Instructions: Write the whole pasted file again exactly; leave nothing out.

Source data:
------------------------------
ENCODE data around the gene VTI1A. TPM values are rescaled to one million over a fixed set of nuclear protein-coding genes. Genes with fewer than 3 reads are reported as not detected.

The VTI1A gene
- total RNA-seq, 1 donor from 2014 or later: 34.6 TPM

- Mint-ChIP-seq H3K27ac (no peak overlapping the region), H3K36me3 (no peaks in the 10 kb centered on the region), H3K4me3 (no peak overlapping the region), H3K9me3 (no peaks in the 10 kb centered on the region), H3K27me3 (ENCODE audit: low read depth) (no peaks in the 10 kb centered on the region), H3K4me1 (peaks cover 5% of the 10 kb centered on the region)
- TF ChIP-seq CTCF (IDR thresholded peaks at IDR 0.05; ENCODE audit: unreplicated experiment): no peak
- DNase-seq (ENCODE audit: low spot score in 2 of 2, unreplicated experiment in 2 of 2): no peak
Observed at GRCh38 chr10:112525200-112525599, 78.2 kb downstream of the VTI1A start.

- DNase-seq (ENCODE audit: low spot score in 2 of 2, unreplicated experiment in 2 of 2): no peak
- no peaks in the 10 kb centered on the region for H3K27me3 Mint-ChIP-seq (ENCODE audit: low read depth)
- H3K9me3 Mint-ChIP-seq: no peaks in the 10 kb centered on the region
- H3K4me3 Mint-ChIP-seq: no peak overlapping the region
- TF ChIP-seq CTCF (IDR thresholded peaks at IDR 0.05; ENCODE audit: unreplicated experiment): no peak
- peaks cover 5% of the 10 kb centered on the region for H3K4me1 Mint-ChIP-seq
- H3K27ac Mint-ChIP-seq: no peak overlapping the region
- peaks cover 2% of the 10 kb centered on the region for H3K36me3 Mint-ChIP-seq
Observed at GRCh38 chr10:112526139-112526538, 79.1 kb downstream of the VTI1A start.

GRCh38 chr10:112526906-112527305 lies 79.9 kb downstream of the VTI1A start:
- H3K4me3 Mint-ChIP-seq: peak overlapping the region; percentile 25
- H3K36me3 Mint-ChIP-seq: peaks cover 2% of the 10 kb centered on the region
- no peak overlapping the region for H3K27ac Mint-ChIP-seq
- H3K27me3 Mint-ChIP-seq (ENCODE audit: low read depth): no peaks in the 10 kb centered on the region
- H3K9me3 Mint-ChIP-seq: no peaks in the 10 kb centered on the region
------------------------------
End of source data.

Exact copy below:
ENCODE data around the gene VTI1A. TPM values are rescaled to one million over a fixed set of nuclear protein-coding genes. Genes with fewer than 3 reads are reported as not detected.

The VTI1A gene
- total RNA-seq, 1 donor from 2014 or later: 34.6 TPM

- Mint-ChIP-seq H3K27ac (no peak overlapping the region), H3K36me3 (no peaks in the 10 kb centered on the region), H3K4me3 (no peak overlapping the region), H3K9me3 (no peaks in the 10 kb centered on the region), H3K27me3 (ENCODE audit: low read depth) (no peaks in the 10 kb centered on the region), H3K4me1 (peaks cover 5% of the 10 kb centered on the region)
- TF ChIP-seq CTCF (IDR thresholded peaks at IDR 0.05; ENCODE audit: unreplicated experiment): no peak
- DNase-seq (ENCODE audit: low spot score in 2 of 2, unreplicated experiment in 2 of 2): no peak
Observed at GRCh38 chr10:112525200-112525599, 78.2 kb downstream of the VTI1A start.

- DNase-seq (ENCODE audit: low spot score in 2 of 2, unreplicated experiment in 2 of 2): no peak
- no peaks in the 10 kb centered on the region for H3K27me3 Mint-ChIP-seq (ENCODE audit: low read depth)
- H3K9me3 Mint-ChIP-seq: no peaks in the 10 kb centered on the region
- H3K4me3 Mint-ChIP-seq: no peak overlapping the region
- TF ChIP-seq CTCF (IDR thresholded peaks at IDR 0.05; ENCODE audit: unreplicated experiment): no peak
- peaks cover 5% of the 10 kb centered on the region for H3K4me1 Mint-ChIP-seq
- H3K27ac Mint-ChIP-seq: no peak overlapping the region
- peaks cover 2% of the 10 kb centered on the region for H3K36me3 Mint-ChIP-seq
Observed at GRCh38 chr10:112526139-112526538, 79.1 kb downstream of the VTI1A start.

GRCh38 chr10:112526906-112527305 lies 79.9 kb downstream of the VTI1A start:
- H3K4me3 Mint-ChIP-seq: peak overlapping the region; percentile 25
- H3K36me3 Mint-ChIP-seq: peaks cover 2% of the 10 kb centered on the region
- no peak overlapping the region for H3K27ac Mint-ChIP-seq
- H3K27me3 Mint-ChIP-seq (ENCODE audit: low read depth): no peaks in the 10 kb centered on the region
- H3K9me3 Mint-ChIP-seq: no peaks in the 10 kb centered on the region